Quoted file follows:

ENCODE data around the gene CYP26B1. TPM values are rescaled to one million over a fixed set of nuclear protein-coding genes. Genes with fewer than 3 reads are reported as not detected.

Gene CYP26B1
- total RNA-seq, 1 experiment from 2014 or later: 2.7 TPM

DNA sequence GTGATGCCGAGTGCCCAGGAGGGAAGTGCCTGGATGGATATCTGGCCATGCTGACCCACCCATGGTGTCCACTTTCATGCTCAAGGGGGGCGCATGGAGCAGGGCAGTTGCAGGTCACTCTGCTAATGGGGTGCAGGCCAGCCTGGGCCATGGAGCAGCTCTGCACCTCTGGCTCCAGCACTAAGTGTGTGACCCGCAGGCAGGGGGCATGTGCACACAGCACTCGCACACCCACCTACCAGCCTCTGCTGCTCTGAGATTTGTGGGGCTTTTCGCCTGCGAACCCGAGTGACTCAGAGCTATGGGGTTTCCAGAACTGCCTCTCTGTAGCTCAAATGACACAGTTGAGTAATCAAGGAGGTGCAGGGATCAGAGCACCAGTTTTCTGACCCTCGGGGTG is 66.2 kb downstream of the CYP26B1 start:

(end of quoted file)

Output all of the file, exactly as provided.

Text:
ENCODE data around the gene CYP26B1. TPM values are rescaled to one million over a fixed set of nuclear protein-coding genes. Genes with fewer than 3 reads are reported as not detected.

Gene CYP26B1
- total RNA-seq, 1 experiment from 2014 or later: 2.7 TPM

DNA sequence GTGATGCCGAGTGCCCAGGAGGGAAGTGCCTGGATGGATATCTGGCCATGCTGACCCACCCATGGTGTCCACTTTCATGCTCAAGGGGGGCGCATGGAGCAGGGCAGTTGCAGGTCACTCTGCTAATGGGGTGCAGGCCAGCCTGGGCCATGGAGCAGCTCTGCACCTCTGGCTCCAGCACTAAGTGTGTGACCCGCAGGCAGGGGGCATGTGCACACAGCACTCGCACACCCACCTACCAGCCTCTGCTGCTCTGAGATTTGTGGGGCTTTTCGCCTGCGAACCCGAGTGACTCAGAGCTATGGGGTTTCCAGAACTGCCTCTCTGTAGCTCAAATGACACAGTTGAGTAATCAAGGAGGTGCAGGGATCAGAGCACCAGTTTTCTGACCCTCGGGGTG is 66.2 kb downstream of the CYP26B1 start: